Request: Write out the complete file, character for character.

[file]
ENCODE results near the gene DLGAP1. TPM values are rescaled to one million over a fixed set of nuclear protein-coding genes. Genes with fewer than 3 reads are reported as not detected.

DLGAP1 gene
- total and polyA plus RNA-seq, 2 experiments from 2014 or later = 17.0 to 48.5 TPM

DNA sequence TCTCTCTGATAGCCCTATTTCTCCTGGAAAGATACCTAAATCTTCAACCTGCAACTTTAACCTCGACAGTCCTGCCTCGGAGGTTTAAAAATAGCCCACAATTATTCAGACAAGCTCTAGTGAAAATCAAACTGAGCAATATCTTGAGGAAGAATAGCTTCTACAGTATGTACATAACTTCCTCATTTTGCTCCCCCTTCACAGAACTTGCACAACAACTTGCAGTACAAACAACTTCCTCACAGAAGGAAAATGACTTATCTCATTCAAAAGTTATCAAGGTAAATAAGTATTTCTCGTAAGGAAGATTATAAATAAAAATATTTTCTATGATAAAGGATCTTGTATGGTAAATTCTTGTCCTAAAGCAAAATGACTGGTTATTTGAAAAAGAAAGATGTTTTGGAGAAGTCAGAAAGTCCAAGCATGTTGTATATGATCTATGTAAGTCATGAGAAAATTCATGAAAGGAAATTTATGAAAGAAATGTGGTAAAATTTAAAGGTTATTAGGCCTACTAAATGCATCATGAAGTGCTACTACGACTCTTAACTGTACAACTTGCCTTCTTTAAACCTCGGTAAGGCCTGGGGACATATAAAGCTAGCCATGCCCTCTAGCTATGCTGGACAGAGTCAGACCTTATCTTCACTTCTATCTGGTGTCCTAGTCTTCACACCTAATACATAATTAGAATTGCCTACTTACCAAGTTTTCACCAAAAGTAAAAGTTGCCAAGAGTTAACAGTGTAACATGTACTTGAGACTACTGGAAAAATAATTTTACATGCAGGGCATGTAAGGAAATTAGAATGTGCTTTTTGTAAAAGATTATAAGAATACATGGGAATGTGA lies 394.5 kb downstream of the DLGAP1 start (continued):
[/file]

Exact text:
ENCODE results near the gene DLGAP1. TPM values are rescaled to one million over a fixed set of nuclear protein-coding genes. Genes with fewer than 3 reads are reported as not detected.

DLGAP1 gene
- total and polyA plus RNA-seq, 2 experiments from 2014 or later = 17.0 to 48.5 TPM

DNA sequence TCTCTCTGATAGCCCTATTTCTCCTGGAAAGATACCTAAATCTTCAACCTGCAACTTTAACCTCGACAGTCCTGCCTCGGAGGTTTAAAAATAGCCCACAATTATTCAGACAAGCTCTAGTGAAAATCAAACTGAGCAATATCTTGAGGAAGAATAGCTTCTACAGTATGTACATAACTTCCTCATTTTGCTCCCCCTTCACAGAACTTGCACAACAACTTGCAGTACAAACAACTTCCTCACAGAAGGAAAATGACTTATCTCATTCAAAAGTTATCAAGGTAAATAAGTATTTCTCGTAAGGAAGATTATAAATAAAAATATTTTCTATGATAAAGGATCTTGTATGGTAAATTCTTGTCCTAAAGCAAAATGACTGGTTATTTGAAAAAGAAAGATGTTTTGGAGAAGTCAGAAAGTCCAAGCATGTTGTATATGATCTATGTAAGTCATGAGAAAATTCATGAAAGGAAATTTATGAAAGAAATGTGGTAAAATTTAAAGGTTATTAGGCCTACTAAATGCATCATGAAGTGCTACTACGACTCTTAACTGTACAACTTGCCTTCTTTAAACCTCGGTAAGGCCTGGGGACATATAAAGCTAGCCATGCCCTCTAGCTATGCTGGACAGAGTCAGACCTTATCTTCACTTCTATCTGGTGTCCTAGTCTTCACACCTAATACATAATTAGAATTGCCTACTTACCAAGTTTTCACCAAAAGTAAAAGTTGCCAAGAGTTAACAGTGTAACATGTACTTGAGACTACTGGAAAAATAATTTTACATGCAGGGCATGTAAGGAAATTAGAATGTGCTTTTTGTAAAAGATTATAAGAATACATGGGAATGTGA lies 394.5 kb downstream of the DLGAP1 start (continued):